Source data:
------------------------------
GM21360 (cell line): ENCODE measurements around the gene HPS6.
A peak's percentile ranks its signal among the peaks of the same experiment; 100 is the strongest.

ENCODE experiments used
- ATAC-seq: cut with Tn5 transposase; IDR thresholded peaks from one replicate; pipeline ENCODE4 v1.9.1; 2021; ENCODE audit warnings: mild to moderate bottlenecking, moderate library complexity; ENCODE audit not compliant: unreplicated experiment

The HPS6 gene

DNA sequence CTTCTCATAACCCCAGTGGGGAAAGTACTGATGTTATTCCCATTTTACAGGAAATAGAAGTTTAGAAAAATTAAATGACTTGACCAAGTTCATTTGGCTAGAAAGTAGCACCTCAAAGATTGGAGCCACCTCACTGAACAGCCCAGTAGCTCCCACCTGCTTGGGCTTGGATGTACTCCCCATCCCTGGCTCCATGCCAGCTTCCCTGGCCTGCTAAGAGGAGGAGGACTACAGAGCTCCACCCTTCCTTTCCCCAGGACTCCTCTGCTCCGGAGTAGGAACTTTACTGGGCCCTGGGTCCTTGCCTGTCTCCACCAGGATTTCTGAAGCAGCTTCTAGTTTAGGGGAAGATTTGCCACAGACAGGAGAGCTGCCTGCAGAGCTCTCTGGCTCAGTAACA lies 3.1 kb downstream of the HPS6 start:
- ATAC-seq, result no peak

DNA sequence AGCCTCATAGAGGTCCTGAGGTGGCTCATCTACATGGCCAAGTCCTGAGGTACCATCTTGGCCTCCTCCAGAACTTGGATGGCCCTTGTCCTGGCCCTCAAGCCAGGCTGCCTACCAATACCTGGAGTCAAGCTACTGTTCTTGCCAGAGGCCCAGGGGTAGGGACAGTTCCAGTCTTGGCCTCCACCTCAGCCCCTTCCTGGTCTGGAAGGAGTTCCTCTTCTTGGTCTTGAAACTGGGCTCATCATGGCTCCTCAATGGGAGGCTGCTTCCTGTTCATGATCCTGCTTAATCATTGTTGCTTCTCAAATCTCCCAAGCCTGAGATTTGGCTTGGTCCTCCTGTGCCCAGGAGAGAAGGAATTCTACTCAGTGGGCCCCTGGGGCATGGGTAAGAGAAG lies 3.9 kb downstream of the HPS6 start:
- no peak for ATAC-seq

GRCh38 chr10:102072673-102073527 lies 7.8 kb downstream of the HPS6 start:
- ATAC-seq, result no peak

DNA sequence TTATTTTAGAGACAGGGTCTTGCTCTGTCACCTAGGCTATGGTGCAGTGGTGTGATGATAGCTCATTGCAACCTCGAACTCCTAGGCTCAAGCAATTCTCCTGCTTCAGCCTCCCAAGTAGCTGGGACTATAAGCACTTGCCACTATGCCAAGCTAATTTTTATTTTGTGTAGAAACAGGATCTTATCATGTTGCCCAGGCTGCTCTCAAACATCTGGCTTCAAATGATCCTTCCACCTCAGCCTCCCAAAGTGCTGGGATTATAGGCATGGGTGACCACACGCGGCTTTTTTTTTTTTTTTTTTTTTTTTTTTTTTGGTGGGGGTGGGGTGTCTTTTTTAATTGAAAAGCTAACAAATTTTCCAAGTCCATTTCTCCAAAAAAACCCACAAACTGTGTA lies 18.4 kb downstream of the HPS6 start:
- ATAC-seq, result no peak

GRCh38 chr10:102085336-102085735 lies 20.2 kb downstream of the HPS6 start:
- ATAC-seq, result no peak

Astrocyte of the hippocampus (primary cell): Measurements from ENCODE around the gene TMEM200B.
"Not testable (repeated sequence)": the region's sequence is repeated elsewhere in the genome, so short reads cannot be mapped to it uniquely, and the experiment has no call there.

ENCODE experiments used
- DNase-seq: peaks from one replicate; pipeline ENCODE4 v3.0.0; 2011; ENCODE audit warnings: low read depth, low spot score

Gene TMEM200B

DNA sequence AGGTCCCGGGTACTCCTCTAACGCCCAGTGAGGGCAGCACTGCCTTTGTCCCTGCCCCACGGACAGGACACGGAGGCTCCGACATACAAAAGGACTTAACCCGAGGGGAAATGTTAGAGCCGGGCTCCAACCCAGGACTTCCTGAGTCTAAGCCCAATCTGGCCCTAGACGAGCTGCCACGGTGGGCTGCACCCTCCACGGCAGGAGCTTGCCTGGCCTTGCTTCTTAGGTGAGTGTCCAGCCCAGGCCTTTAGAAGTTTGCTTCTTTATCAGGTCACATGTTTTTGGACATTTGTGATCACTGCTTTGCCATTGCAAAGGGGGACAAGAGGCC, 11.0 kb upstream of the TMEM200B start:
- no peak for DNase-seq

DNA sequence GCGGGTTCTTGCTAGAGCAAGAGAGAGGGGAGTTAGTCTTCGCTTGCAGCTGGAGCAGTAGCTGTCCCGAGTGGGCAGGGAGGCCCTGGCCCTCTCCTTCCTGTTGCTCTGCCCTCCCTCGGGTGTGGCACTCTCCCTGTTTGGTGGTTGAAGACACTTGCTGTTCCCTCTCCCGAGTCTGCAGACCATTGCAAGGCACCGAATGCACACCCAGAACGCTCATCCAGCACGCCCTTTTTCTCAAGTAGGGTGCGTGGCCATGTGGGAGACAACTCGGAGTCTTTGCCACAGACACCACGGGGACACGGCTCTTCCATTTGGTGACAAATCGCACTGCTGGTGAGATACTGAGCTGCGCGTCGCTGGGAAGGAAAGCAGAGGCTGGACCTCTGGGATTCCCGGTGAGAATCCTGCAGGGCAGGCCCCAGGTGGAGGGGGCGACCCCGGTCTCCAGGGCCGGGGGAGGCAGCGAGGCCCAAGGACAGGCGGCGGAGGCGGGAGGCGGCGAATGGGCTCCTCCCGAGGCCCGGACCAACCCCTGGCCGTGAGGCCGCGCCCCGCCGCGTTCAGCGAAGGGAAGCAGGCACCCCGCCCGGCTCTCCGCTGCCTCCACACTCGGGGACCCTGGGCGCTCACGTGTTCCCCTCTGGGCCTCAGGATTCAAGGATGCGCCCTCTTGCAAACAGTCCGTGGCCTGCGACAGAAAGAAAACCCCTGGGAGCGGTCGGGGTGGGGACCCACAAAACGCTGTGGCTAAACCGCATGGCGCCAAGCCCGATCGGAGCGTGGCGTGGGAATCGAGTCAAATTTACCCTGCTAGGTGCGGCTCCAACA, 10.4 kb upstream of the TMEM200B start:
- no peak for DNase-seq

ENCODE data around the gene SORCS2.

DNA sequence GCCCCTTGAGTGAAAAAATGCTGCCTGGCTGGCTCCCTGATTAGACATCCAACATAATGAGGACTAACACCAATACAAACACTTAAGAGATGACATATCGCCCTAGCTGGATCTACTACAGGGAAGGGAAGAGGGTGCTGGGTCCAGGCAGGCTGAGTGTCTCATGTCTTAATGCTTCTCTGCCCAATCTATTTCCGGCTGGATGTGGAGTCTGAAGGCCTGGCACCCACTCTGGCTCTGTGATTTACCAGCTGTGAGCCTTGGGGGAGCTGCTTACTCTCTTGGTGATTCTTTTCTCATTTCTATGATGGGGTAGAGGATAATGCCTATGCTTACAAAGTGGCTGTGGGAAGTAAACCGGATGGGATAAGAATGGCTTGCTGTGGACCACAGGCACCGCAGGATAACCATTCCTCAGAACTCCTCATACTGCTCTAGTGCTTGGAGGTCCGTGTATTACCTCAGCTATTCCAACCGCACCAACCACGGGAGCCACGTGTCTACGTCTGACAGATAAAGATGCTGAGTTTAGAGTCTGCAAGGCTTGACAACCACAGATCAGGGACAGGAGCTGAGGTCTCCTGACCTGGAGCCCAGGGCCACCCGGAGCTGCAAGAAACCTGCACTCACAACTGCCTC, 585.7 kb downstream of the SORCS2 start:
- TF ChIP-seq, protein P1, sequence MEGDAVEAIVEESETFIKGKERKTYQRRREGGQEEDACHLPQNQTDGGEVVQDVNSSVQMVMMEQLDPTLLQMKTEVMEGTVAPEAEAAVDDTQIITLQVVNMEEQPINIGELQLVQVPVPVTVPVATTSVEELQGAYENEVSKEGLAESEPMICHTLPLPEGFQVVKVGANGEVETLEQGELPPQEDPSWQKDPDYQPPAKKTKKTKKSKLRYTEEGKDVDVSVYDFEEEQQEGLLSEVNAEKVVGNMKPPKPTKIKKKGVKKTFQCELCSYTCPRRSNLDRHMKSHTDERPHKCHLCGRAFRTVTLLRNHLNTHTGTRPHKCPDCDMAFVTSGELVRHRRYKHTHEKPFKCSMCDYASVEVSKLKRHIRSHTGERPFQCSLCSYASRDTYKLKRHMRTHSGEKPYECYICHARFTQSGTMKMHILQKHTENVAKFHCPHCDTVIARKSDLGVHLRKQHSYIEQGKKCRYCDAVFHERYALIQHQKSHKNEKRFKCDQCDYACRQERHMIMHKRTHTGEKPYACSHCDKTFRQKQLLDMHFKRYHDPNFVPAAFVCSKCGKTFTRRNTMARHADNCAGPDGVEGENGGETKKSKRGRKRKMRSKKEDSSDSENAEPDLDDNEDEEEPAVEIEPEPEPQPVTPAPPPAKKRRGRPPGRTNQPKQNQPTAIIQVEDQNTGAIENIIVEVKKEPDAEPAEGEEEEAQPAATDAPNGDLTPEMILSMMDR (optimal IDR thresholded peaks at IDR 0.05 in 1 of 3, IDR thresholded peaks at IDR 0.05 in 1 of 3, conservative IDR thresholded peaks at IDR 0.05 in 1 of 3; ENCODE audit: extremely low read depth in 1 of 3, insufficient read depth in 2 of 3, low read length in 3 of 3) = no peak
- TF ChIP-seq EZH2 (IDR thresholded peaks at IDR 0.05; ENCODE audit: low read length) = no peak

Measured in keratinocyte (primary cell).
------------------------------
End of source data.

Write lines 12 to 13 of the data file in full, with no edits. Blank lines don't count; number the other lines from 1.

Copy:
DNA sequence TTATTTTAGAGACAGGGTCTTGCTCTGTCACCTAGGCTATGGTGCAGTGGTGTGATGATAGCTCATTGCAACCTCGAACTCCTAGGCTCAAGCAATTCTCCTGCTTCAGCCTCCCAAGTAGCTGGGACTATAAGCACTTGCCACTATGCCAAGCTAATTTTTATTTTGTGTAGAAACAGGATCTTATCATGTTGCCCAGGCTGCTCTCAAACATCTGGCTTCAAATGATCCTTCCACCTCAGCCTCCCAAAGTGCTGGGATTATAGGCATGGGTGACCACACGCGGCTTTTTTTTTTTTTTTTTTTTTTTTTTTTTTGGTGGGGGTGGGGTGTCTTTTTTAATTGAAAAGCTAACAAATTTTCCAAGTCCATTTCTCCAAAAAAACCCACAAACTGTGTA lies 18.4 kb downstream of the HPS6 start:
- ATAC-seq, result no peak